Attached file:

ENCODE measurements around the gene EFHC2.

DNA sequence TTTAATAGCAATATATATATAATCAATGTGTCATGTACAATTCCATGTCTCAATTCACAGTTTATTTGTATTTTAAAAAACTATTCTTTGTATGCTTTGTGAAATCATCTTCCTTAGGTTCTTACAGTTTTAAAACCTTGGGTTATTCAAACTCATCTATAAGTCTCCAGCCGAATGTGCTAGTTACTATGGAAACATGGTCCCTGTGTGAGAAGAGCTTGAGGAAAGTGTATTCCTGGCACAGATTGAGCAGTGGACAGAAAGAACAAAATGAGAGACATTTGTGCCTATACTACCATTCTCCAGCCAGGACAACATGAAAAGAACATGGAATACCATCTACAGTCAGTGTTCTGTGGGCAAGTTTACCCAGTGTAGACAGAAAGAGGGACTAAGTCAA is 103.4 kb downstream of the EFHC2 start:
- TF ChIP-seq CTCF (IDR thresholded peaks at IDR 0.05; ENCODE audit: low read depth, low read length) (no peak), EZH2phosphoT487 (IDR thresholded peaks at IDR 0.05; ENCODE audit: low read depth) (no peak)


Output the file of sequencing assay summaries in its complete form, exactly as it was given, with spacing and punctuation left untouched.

ENCODE measurements around the gene EFHC2.

DNA sequence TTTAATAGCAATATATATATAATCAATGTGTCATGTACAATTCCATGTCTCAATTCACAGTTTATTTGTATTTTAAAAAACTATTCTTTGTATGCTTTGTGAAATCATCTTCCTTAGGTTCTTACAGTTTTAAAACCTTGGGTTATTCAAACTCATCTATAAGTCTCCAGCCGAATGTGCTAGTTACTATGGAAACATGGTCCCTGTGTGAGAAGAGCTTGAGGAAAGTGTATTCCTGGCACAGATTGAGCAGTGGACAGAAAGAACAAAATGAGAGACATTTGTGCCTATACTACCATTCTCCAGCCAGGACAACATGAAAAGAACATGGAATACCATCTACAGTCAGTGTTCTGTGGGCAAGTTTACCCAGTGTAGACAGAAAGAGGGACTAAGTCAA is 103.4 kb downstream of the EFHC2 start:
- TF ChIP-seq CTCF (IDR thresholded peaks at IDR 0.05; ENCODE audit: low read depth, low read length) (no peak), EZH2phosphoT487 (IDR thresholded peaks at IDR 0.05; ENCODE audit: low read depth) (no peak)